Here are some great series 3 test tips to master for your series 3 exam. Students need to master the economic factors that can impact the prices of commodities one of the important factors is supply and demand elasticity.
The supply and demand for any given commodity may be elastic or inelastic based on changes in the price of the commodity. This is known as price elasticity. If the price of a commodity increases and the demand for the commodity remains the same the demand for the commodity is said to be inelastic. That is because the change in the price of the commodity did not result in a change in the amount of the commodity purchased. Alternatively, if an increase in the price of the commodity resulted in lower demand for the commodity, the demand for that commodity would be said to be elastic. Conversely, If the price of a commodity increased and it attracted new producers, the supply for that commodity would be said to be elastic as the change in price resulted in a change in the supply. If an increase in price did not result in increased supply, the supply would be said to be inelastic. The cost of establishing production or to entering a market will greatly impact the elasticity of the supply for a given commodity. The greater the costs and barriers to entry the more inelastic the supply for the commodity will be. The supply for agricultural products tends to be elastic as farmers adjust production relatively quickly to a change in the price for any given commodity.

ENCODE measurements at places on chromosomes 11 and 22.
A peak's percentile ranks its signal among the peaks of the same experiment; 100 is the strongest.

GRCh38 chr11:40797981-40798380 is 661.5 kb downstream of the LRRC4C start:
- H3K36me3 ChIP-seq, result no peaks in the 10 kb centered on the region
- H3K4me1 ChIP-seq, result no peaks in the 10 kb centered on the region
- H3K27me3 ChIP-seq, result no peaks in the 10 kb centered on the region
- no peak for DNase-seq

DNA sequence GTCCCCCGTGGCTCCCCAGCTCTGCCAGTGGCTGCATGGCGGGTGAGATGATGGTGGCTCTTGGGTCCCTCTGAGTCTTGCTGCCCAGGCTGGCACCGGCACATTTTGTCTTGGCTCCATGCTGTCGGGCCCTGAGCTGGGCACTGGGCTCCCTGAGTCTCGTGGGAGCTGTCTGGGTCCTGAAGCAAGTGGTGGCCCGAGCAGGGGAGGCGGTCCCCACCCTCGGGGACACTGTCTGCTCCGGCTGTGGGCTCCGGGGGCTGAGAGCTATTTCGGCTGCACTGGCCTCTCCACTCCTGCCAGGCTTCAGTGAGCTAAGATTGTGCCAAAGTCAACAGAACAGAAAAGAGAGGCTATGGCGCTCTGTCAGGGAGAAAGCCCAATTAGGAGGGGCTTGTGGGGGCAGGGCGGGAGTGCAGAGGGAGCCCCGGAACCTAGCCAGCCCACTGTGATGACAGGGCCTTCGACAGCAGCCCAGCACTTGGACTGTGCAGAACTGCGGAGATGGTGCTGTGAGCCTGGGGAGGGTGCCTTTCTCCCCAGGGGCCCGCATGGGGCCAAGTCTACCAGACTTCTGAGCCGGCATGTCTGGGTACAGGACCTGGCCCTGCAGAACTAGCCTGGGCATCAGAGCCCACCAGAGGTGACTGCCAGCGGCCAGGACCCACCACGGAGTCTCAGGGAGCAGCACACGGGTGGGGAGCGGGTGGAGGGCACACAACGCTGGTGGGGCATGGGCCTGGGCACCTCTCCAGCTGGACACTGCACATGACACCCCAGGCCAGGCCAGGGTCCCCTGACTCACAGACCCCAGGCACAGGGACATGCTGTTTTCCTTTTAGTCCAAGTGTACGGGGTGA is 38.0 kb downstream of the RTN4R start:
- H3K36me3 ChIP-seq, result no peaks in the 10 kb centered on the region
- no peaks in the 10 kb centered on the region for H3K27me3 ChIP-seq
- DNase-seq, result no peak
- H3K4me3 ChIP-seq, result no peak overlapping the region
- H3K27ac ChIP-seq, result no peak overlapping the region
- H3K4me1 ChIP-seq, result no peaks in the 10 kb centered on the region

Not all customers are going to deposit cash to meet the margin call for commodities. There are a number of other forms of deposit that can be used to satisfy the margin requirements.
Some FCMs will allow a customer to meet a margin deposit in forms other than in cash. For example an investor may maintain a letter of credit from a bank with the FCM. An investor may also deposit Treasury bills, notes or bonds as well as stocks, ETFs and corporate bonds. These alternative margin deposits will not have the entire market value of the security credited towards meeting the margin requirement. Stocks and ETFs will be subject to a haircut of 30 percent. If a customer were to deposit $100,000 with of fully paid for stock, the FCM would value that at $70,000 for margin purposes. While gold and corporate bonds will be subject to a 15 percent and 20 percent haircut on the market value respectively. Take note a letter of credit will not be subject to a haircut and the full amount of the letter will be available for margin purposes.
Compliance issues are heavily tested on the series 3 exam. When speaking or making presentations to customers Associated Persons must balance how the risks and rewards are disclosed.